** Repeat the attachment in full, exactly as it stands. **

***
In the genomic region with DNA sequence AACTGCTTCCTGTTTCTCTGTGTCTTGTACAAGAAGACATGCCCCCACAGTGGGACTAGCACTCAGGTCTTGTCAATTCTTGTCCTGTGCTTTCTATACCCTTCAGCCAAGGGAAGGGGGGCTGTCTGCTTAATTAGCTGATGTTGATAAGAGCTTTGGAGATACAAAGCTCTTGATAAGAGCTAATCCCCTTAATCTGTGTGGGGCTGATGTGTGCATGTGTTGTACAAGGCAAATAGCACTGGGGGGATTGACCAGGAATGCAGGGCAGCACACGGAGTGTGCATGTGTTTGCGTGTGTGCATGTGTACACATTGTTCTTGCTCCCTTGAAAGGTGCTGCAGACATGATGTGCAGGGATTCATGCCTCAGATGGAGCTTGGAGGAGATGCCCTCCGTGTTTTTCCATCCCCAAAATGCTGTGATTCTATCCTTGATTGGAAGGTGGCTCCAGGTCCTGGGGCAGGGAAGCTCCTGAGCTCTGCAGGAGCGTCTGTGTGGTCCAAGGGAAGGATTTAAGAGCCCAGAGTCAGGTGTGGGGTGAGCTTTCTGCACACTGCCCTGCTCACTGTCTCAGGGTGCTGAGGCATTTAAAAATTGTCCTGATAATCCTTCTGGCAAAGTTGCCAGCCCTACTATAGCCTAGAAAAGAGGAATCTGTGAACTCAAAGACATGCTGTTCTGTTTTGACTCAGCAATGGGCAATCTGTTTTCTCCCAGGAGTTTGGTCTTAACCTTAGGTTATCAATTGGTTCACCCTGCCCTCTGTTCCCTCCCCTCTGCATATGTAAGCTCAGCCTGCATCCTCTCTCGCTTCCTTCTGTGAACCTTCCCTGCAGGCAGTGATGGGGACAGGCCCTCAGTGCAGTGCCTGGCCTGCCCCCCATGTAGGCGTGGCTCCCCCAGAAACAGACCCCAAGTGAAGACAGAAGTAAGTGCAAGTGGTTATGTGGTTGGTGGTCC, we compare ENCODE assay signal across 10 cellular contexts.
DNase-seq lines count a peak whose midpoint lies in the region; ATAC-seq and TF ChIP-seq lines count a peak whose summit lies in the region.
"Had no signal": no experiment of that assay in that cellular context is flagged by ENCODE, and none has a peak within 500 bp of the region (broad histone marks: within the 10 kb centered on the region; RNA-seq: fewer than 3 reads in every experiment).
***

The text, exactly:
In the genomic region with DNA sequence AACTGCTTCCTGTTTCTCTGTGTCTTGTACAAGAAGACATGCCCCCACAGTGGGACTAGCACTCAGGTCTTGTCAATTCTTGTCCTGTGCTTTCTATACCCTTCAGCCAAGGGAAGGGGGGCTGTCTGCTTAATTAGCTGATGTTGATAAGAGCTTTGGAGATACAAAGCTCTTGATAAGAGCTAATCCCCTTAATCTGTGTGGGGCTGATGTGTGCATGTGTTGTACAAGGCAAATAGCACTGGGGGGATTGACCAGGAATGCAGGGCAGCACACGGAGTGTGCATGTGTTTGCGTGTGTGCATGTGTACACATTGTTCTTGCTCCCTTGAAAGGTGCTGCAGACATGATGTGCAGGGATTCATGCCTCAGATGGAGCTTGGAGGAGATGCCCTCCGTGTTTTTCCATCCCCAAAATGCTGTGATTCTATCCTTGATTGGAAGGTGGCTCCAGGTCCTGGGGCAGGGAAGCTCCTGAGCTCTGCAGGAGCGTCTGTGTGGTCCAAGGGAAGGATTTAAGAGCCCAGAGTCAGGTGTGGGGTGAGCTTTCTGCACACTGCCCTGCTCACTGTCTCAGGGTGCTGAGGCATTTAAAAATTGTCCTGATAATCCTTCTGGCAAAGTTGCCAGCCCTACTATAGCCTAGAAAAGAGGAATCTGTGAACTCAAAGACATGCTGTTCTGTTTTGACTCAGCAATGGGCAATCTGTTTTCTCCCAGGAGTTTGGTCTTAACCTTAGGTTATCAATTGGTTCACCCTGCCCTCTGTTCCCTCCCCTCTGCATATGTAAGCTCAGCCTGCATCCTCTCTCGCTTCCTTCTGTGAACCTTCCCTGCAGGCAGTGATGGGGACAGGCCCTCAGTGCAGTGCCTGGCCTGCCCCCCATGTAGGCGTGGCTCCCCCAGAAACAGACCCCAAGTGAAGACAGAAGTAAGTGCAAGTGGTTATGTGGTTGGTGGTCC, we compare ENCODE assay signal across 10 cellular contexts.
DNase-seq lines count a peak whose midpoint lies in the region; ATAC-seq and TF ChIP-seq lines count a peak whose summit lies in the region.
"Had no signal": no experiment of that assay in that cellular context is flagged by ENCODE, and none has a peak within 500 bp of the region (broad histone marks: within the 10 kb centered on the region; RNA-seq: fewer than 3 reads in every experiment).